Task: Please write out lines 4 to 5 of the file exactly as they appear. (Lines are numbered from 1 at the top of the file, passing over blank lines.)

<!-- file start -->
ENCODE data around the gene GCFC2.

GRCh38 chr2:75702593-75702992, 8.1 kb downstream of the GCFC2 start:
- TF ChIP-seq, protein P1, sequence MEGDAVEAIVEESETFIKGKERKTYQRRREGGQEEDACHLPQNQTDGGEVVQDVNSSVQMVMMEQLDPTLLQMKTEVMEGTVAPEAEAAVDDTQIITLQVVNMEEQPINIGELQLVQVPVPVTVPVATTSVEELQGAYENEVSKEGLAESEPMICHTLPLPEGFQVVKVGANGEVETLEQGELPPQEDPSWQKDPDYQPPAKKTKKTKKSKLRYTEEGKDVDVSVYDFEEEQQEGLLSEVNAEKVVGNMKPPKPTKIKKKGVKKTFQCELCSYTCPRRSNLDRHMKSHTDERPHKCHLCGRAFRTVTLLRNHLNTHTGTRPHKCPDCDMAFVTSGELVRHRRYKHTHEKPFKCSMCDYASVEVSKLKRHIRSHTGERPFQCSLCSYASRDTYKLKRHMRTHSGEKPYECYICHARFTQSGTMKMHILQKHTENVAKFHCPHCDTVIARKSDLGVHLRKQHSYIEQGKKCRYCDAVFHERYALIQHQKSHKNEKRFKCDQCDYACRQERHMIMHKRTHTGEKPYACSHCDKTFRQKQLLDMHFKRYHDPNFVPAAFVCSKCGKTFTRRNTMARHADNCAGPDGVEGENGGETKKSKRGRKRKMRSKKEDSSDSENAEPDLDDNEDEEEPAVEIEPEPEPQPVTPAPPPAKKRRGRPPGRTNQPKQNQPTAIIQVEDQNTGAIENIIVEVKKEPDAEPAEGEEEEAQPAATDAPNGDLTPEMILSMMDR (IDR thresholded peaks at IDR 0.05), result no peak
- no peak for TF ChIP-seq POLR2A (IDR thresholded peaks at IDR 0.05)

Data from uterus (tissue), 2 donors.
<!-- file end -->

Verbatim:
- no peak for TF ChIP-seq POLR2A (IDR thresholded peaks at IDR 0.05)

Data from uterus (tissue), 2 donors.